February 9, 2024

Sixth Sunday in Ordinary Time / Msgr. Owen F. Campion

The Sunday Readings

Msgr. Owen CampionThe first reading for Mass this weekend comes from the Book of Leviticus. In sequence, Leviticus is the fourth book in modern translations of the Bible. As such, it is part of the Pentateuch. The Pentateuch includes the five books of the Bible attributed to Moses. These five books are also known as the Torah.

The Pentateuch forms the fundamental law and philosophy of Judaism, both in current understandings and in ancient practices as well.

In this reading, God speaks to Moses and Aaron, his brother. The topic is leprosy. Today it is not known whether these references to leprosy in the Scripture referred to Hansen’s disease or to some other illness. Regardless of the exact scientific nature of what the ancients called leprosy, however, the problem was chronic and severe.

An entire social system developed around the disease. The victims were outcasts. They were totally shunned. Often, they literally had to forage for or steal food and search for any shelter they could find.

Ancient Jews would never blame God for intending such a serious malady. God was regarded as good, loving and merciful. The ancient Hebrews saw human sin as ultimately the cause of all earthly misery.

St. Paul’s First Epistle to the Corinthians, the source for this weekend’s second reading, includes the great Apostle’s counsel that Christians should do everything with the purpose of glorifying God.

He admonished the Christians of Corinth never to offend either Jew or Gentile. Paul urges that the Christians follow his example because Paul says that he imitates Christ.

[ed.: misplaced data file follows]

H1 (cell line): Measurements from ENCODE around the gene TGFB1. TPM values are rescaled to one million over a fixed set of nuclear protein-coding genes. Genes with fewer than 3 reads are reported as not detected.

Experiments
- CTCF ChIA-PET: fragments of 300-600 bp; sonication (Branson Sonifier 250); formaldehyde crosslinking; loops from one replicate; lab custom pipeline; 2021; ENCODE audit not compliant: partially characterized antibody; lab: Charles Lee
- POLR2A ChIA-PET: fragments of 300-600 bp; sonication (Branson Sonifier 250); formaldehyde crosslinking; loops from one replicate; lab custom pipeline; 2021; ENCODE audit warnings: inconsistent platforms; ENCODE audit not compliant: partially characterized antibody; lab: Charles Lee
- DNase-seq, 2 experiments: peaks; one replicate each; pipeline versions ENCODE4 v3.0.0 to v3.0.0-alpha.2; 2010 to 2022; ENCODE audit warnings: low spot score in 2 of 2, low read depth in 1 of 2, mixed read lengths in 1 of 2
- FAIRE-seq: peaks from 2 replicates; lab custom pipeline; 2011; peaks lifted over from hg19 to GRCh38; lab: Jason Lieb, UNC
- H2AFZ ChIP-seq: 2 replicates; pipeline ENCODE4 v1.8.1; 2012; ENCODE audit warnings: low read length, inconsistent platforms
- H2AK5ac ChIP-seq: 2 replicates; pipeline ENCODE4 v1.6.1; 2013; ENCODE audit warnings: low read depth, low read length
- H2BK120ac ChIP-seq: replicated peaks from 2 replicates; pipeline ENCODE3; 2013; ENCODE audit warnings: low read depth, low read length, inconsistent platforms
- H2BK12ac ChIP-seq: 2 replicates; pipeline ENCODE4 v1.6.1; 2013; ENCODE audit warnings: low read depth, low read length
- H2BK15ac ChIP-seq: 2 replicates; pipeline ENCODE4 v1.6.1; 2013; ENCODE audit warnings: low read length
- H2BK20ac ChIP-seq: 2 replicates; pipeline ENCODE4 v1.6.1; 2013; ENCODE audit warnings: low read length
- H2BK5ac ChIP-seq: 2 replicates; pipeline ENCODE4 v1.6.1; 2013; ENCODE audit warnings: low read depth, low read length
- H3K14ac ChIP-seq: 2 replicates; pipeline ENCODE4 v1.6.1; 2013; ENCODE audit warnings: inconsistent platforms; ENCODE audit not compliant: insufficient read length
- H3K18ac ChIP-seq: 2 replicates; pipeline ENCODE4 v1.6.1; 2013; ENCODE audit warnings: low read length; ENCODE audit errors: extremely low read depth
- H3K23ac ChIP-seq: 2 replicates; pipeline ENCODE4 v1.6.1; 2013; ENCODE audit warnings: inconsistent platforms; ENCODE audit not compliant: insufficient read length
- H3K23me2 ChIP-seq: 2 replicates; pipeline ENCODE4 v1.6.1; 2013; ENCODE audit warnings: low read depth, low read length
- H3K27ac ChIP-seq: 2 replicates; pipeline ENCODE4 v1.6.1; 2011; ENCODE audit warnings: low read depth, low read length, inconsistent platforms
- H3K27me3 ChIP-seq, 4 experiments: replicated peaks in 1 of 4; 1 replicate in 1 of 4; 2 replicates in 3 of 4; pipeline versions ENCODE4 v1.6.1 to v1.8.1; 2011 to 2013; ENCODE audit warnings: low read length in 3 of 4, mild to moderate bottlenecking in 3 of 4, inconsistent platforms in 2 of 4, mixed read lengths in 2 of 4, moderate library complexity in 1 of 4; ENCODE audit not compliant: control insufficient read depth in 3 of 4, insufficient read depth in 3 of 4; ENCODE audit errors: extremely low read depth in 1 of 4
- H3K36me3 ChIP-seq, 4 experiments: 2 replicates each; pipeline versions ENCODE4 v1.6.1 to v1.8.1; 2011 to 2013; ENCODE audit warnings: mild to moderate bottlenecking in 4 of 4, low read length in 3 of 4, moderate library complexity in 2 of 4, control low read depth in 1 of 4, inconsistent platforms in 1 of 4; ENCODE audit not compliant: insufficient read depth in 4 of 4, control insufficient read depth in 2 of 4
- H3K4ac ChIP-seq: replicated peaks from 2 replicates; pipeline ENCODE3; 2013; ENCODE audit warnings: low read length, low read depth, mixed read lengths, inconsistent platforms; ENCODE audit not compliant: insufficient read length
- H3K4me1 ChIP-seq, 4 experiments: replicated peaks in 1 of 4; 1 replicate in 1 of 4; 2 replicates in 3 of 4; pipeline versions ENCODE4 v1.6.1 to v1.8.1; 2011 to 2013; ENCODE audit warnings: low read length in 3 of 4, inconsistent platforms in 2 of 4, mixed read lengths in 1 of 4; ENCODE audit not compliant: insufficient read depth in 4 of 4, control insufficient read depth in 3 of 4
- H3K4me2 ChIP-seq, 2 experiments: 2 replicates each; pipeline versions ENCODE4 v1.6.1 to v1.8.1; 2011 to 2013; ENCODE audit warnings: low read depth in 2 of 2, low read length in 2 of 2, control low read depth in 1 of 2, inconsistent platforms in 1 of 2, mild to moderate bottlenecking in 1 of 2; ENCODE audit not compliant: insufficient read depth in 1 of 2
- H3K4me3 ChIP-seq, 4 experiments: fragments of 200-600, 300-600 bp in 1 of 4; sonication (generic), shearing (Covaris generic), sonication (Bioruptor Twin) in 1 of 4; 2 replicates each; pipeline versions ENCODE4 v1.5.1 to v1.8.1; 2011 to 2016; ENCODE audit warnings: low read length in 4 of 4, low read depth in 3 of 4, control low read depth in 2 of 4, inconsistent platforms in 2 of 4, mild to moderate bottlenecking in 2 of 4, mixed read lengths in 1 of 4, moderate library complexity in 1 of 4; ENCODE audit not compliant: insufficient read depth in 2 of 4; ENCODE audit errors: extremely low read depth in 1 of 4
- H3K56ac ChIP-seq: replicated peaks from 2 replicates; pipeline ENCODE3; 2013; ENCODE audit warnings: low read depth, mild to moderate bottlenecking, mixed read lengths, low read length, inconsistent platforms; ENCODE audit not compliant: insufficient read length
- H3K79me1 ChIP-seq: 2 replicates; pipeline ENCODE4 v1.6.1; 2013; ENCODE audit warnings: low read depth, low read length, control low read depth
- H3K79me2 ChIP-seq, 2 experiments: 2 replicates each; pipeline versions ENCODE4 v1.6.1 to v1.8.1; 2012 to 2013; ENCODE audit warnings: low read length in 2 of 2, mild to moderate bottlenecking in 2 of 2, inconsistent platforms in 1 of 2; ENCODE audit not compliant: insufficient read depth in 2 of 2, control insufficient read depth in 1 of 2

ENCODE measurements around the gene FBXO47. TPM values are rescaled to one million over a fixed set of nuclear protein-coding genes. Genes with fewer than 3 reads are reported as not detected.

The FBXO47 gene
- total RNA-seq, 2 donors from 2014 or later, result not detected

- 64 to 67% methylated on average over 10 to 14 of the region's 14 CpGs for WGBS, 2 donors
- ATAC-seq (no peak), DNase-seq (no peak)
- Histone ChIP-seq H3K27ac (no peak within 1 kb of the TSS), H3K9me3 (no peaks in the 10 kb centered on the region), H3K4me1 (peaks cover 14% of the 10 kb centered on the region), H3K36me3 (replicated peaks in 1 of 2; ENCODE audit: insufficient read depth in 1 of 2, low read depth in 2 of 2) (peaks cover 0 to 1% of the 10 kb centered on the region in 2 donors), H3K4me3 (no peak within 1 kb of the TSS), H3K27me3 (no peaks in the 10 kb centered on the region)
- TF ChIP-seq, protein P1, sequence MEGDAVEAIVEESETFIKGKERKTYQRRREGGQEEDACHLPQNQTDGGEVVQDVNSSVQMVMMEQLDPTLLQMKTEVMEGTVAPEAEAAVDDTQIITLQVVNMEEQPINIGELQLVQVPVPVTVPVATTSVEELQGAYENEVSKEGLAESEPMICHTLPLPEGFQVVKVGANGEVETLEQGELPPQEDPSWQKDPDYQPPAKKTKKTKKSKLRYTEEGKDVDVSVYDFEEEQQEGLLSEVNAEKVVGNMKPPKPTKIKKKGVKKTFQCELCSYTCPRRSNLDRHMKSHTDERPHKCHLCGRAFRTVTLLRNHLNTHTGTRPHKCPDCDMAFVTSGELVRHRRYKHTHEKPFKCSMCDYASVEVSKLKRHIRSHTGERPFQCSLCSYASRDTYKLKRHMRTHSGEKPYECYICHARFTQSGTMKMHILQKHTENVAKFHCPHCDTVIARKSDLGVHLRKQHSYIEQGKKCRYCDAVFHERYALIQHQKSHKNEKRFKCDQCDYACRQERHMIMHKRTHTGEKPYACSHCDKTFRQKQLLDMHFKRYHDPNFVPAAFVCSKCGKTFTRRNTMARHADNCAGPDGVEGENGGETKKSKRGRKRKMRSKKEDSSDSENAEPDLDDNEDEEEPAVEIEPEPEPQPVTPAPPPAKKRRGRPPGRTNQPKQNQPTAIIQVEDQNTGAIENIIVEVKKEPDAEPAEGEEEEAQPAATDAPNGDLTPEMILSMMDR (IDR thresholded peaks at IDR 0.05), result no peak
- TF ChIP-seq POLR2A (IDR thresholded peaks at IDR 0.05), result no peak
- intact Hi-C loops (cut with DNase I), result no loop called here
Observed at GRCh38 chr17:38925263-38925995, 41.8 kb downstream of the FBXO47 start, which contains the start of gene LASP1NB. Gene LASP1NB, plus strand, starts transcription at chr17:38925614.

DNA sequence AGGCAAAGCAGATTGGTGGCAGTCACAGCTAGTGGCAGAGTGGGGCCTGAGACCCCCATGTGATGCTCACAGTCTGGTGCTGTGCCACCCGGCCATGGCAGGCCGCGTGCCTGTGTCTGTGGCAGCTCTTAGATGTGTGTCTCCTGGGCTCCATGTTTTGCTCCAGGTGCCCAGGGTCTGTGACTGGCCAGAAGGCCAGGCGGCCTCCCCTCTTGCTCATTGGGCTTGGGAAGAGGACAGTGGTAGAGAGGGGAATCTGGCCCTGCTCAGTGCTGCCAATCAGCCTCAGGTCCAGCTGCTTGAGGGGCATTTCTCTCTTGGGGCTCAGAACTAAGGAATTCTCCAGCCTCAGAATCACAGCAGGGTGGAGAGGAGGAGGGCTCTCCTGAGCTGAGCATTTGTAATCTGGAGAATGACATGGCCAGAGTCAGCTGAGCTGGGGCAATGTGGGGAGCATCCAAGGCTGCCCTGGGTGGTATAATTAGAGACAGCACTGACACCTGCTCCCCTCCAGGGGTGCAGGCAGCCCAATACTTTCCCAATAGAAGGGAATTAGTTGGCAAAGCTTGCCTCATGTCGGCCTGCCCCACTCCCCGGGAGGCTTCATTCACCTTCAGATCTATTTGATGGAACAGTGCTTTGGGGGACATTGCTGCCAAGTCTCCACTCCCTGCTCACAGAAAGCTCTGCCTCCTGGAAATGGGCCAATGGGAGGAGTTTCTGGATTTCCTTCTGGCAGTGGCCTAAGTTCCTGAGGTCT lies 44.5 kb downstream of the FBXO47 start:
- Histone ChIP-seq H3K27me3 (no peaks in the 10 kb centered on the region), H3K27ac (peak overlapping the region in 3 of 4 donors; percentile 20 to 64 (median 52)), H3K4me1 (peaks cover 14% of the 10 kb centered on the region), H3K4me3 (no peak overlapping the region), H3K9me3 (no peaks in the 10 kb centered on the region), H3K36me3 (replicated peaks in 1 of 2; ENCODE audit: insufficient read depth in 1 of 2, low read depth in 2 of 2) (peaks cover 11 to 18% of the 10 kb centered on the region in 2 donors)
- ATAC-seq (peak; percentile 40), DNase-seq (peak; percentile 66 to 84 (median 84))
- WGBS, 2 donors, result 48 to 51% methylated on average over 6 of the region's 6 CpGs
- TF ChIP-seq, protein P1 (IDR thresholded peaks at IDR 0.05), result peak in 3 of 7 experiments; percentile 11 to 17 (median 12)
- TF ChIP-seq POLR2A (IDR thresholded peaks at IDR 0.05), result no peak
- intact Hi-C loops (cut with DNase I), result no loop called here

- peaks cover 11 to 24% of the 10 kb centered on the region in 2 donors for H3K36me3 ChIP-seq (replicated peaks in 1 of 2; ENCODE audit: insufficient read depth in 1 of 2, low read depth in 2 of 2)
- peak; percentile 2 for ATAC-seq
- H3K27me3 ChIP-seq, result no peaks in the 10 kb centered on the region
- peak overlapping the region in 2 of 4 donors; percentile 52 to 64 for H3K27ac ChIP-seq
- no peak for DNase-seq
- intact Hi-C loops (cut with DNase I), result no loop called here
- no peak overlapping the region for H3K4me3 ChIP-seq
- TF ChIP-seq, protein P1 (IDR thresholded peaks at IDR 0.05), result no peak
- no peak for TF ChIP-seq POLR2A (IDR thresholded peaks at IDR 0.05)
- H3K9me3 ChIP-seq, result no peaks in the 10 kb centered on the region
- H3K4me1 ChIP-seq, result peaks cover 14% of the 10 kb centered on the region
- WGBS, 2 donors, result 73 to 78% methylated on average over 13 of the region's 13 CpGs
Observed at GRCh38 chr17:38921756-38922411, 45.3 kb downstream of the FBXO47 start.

The reading therefore sets Christ as the supreme example and insists that believers ignore this example at their own risk.

For its last reading, the Church gives us a passage from the Gospel of St. Mark. In this reading, a leper approaches Jesus, pleading for a cure. Jesus cured the man, the Lord being “moved with pity” (Mk 1:41).

This cure came when Jesus touched the man. (As an aside, but nevertheless instructive, touching is very important in the liturgy. Touch creates contact and enables transference. In ordinations, the ordaining bishop lays his hands upon the head of candidates to be ordained a bishop, priest or deacon. At weddings, the bride and bridegroom hold each other’s hands.)

Jesus transmitted the healing power of God to the man through this touch. Then, Jesus spoke the miraculous words of healing.

The Lord ordered the man to go to the priests. The man had been completely exiled from the community because of his illness. If the priests saw that he was free of disease, he would be re-admitted to society. He could live again.

The reading closes by noting that great crowds pursued Jesus.


Vivid in this reading from Mark is the image of desperation on the part of the leper. It is no wonder. While modern scientists debate exactly what the Bible means by leprosy, this much is clear: it was an awful disease. Fearing contagion, people avoided to the extreme anyone suffering from this disease. Lepers lived miserable, hopeless lives.

In the minds of the ancient Hebrews, somehow leprosy resulted from sin.

Mark recalls that Jesus was moved by pity. He cured the man. He accepted the man. He loved the man. He touched the man.

An interesting sidebar in these miracle narratives from Mark’s Gospel is that people so yearn for Jesus. Elsewhere in Mark, a paralytic so wanted to find Jesus that others let him through the very roof of the house where Jesus was. When Jesus withdrew into the desert to pray, the Apostles spontaneously followed, unwilling to be without the Lord. This reading says people came to Jesus from everywhere.

These reports all reveal something very basic and true: Jesus alone is the source of life and peace. †

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